by Will Cardoso and Divya Madhavan
About two years ago, we finished the respective Master’s degrees we were doing – Will at Bath, Divya at Exeter. While we both enjoyed the relief of no longer having the research and writing deadlines, we also experienced the same rug-being-pulled-from-under-our-feet sensation of almost instantly losing our our journal access while being handed the diplomas with distinctions. Losing the logins that give one access to an intellectual community can make it quite hard to fully celebrate graduating from such a community. In the fields like education and philosophy, we graduate wanting to read more, not less.
The firewall has two sides; the fee-paying students and faculty members who have access, and the former ones (and the ones who never gained access in in the first place) who don’t. The wall paints a particularly poignant image in the case of teachers, like us, because most of us self-fund our studies and by extension, our professional development, often doing so alongside full or part-time employment. And so, there is a community of access and a community of non-access.
You’re perhaps thinking that this is going to be one of the many blog posts that depict the research – practice divide, that takes the usual bash at ivory tower academia and that ends with a call for more open source. Not really. Our problem is a little more navel gazing than that! Our problem is: how do we stay sharp? What are our real resources to continue developing as teachers and as intellectuals? The end of a degree is surely a starting point for independent exploration, equipped with a mindset that is ethically aware and intellectually responsible?
So, what’s behind this firewall that we’re feeling nostalgic about? Well you have articles, case studies, data, and other such Friday night fun stuff really. The authors of these things have gone through the necessary peer-review, some of them with more merit than others. What they write doesn’t really give us any practical knowledge to take into our classrooms on Monday morning. Some of what they write is also quite questionable. Which is good! Sometimes we actually don’t need any second-hand teaching idea, we need to read a good research question – we need to think, reflect, doubt. Sometimes we are not looking for a fun listening activity, we are looking for a word, a concept, a construct which will help us express what we see and feel in the classroom. But the thing is we don’t peruse research papers to find generalizable results, or to find out how we can change our practice per se. It’s more about a search for other ways of understanding our respective practices, and questioning it from perspectives we haven’t before taken, or been able to take because we didn’t know they existed in the first place.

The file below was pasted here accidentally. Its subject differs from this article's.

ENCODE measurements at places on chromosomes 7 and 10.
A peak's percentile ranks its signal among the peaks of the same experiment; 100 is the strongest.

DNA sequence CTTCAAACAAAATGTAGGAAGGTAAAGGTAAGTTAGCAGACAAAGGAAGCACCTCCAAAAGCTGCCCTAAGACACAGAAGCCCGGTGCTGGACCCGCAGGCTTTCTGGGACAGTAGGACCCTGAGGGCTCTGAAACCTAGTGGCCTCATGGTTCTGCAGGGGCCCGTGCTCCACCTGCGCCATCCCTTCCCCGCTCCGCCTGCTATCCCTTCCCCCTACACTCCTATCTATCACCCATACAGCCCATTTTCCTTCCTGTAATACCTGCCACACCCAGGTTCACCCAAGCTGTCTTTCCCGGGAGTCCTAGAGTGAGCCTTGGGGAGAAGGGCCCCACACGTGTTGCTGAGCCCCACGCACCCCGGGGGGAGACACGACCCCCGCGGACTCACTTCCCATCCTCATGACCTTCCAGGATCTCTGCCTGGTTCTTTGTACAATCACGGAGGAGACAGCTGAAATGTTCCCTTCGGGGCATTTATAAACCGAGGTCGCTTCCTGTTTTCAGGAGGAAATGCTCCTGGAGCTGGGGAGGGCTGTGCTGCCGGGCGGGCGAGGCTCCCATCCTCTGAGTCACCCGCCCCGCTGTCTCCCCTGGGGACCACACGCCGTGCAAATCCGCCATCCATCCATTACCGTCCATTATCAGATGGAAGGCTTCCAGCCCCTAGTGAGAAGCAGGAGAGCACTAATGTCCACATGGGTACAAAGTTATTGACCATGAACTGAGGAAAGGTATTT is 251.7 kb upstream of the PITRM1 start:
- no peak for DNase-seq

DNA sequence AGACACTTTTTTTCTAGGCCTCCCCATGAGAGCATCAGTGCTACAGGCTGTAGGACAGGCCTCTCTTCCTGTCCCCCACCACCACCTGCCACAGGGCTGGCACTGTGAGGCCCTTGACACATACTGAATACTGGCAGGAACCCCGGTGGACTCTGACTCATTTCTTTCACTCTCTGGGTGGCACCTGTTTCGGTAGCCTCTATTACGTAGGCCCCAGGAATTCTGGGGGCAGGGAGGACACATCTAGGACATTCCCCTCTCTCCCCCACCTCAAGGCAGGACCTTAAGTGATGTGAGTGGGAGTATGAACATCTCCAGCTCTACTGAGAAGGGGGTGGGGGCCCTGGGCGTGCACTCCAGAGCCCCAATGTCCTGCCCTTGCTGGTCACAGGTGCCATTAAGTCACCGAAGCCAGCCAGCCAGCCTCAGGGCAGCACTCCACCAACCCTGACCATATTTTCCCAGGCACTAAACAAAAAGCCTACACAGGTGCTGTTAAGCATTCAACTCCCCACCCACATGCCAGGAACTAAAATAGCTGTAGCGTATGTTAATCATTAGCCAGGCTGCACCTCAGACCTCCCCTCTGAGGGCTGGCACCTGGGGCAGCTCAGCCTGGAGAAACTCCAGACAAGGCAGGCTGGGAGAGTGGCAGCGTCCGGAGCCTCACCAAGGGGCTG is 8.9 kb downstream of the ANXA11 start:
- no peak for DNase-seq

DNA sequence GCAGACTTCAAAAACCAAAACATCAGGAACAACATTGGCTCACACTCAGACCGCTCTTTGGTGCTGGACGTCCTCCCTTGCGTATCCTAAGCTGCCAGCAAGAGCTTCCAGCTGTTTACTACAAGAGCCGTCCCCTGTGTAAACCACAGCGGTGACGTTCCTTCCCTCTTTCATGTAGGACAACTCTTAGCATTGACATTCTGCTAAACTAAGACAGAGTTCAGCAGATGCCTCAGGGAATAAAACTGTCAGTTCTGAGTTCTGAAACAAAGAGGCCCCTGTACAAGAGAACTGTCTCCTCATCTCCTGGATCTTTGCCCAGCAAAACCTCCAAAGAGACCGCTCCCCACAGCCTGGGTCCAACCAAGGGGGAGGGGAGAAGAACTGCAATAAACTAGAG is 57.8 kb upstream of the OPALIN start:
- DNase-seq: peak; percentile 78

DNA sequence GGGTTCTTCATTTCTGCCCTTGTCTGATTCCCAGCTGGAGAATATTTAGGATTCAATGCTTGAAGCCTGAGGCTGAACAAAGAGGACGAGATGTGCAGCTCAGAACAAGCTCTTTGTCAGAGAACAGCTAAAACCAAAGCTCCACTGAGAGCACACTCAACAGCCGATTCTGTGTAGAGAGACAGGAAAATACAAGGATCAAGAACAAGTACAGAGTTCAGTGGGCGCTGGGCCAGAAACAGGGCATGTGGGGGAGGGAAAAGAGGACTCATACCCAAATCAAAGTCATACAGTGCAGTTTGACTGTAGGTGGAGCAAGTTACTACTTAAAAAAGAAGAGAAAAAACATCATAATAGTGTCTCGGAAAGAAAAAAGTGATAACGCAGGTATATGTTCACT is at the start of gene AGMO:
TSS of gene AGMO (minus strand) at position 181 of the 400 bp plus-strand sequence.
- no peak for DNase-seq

Why are these things important to our professional development anyway?
Well, we work in a field which readily creates alleged dichotomies. Look at a big conference such as IATEFL for example, where every year there is an either-or buzz: coursebook vs unplugged; formative vs summative testing; lexical vs grammar syllabus; evidence-based vs practical experience and so on. We’ve often found ourselves wondering why the pendulum needs to swing between one voice of authority and another in this manner.
There’s no research-practice dichotomy to us in our day-to-day, as classroom teachers we want to consume and produce research (why wouldn’t we?). The discourse on research vs practice in TESOL mainly just swaps perceived legitimate knowledge (power) from academic research to, for lack of a better name, a TESOL elite of writers, trainers and methodologists. This filtering, reduction and often, oversimplification of what research is or does achieves little else than further disempowering the average classroom teacher by disassociating the gut feeling from the intellectual engagement. A gut feeling can be the result of intuition, intellect and experience – and is most often a combination of all three.
When studying to become researchers we learned about validity, reliability, authenticity, triangulation, epistemology, ethics, rigour, etc – to us, these things sharpen our thinking (and gut), they push us to be more responsible towards/for the knowledge base of our profession, that’s why we miss our access to research papers, and the opportunity to engage with research as much as we’d like to. And it might be that maybe, just maybe, it is because of these things that when we hear of remarks by certain ELT gurus telling teachers not to engage with research – we chuckle, in semi-outrage, but one which has become more a sign of being underwhelmed by the buzz.
And so we carry on from the other side of the firewall.